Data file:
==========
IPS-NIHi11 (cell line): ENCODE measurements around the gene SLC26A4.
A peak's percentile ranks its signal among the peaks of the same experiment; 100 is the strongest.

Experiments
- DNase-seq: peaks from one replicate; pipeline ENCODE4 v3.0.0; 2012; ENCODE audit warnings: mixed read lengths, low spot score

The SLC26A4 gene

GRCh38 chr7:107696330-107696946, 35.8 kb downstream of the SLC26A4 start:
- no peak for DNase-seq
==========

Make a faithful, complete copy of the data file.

IPS-NIHi11 (cell line): ENCODE measurements around the gene SLC26A4.
A peak's percentile ranks its signal among the peaks of the same experiment; 100 is the strongest.

Experiments
- DNase-seq: peaks from one replicate; pipeline ENCODE4 v3.0.0; 2012; ENCODE audit warnings: mixed read lengths, low spot score

The SLC26A4 gene

GRCh38 chr7:107696330-107696946, 35.8 kb downstream of the SLC26A4 start:
- no peak for DNase-seq